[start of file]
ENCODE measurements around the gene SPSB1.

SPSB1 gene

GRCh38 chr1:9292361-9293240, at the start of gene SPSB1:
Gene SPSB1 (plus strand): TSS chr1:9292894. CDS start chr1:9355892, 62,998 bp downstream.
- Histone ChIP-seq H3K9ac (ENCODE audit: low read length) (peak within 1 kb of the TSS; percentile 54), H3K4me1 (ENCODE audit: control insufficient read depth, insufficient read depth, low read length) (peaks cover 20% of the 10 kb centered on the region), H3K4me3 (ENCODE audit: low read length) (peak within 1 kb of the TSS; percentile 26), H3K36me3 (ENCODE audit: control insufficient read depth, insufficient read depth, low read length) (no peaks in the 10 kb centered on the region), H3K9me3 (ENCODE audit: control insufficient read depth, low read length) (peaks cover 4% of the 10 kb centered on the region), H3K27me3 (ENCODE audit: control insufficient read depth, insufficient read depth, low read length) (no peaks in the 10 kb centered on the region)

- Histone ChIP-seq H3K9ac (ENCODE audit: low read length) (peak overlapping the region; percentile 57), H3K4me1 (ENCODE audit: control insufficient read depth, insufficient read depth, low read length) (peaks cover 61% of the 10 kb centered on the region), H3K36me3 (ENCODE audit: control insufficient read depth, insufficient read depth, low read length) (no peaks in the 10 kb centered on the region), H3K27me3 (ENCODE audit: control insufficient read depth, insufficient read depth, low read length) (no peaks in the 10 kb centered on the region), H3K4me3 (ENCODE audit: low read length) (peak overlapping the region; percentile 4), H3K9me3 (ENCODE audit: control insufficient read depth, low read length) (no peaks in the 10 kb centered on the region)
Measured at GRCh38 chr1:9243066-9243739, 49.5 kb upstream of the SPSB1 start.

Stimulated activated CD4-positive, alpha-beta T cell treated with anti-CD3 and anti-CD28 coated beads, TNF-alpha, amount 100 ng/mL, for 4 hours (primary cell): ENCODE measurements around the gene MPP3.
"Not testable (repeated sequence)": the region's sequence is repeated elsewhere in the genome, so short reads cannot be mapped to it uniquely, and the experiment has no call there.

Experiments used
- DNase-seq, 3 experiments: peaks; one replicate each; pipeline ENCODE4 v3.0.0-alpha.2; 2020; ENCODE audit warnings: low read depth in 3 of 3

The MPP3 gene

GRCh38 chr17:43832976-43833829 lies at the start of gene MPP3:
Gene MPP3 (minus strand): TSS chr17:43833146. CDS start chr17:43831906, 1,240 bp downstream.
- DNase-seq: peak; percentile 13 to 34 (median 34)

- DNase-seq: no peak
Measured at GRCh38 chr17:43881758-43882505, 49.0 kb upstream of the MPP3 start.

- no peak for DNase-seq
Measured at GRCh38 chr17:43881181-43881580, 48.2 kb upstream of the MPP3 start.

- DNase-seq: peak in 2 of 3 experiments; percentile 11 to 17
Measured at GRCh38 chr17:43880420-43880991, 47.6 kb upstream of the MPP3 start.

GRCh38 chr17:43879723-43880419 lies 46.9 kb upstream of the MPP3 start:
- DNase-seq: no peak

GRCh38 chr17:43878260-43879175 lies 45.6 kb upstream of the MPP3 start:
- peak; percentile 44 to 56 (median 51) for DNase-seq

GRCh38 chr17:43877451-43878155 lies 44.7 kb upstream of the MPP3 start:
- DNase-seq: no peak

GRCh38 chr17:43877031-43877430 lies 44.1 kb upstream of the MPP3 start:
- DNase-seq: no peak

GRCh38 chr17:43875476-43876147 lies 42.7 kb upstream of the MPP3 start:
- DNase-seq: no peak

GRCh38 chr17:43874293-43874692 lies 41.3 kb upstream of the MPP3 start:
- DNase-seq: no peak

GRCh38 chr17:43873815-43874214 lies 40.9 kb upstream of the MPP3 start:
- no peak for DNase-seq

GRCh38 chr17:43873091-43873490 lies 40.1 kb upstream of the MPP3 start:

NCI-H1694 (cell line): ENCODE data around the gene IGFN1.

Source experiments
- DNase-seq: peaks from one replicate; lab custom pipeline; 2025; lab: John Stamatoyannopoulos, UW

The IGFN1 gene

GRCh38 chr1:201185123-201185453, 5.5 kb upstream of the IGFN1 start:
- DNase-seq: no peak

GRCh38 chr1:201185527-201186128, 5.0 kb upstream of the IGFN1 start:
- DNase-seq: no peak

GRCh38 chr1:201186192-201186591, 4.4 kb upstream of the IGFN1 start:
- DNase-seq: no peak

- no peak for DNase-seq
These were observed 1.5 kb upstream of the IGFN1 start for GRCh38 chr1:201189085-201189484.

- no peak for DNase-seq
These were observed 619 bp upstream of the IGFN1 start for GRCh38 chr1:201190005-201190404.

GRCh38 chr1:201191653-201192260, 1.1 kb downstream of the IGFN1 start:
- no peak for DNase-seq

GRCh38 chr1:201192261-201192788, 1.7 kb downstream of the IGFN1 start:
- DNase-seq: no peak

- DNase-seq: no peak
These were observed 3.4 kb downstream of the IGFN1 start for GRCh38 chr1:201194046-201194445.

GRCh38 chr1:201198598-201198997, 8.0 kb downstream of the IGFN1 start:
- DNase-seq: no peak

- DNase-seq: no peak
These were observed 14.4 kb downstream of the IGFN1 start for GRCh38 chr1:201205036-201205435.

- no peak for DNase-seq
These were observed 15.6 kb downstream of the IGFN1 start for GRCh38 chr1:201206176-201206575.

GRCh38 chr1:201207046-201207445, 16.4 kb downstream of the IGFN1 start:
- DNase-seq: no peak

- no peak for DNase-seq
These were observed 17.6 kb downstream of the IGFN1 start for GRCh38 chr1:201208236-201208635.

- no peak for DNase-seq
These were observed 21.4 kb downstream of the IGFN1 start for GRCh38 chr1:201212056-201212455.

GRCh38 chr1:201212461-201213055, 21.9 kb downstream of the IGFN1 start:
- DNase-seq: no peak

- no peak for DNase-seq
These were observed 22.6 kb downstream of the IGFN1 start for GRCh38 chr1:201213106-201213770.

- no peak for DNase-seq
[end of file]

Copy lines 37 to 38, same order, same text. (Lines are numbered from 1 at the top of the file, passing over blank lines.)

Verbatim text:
NCI-H1694 (cell line): ENCODE data around the gene IGFN1.

Source experiments